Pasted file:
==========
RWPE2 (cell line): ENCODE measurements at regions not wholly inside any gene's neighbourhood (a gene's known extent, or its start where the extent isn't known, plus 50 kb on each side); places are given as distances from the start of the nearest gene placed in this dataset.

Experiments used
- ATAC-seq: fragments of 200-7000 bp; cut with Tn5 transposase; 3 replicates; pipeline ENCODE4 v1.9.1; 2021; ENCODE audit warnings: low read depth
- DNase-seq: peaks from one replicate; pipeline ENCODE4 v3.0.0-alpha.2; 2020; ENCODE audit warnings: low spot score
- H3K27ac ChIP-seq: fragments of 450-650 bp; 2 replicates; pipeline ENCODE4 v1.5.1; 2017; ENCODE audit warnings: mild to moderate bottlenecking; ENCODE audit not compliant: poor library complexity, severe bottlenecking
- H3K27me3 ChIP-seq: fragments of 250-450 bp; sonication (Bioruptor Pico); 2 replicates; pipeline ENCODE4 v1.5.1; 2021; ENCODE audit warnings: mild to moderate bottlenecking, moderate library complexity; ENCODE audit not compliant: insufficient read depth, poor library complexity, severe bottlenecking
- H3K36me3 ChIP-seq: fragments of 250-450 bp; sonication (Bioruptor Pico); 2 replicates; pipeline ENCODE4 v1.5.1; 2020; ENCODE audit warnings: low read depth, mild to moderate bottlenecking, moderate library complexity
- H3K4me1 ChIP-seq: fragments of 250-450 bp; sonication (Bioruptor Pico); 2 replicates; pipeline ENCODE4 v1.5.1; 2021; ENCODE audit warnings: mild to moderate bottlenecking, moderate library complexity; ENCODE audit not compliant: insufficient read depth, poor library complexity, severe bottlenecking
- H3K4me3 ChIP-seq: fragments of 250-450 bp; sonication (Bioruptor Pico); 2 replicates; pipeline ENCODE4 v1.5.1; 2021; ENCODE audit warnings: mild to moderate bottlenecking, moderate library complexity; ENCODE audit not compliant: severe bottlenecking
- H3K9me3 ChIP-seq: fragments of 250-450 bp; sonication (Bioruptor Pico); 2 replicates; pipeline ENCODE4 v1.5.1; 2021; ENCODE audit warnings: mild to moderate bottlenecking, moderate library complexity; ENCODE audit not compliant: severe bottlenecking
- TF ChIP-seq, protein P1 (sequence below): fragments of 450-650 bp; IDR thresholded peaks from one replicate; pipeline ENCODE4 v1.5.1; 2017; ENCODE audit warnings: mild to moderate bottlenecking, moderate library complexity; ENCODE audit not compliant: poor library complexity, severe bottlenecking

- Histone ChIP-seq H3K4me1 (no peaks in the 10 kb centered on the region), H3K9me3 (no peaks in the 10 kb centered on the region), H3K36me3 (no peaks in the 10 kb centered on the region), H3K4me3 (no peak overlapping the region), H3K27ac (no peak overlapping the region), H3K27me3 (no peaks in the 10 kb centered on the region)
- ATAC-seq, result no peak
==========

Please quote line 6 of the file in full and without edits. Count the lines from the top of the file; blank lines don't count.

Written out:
- H3K27me3 ChIP-seq: fragments of 250-450 bp; sonication (Bioruptor Pico); 2 replicates; pipeline ENCODE4 v1.5.1; 2021; ENCODE audit warnings: mild to moderate bottlenecking, moderate library complexity; ENCODE audit not compliant: insufficient read depth, poor library complexity, severe bottlenecking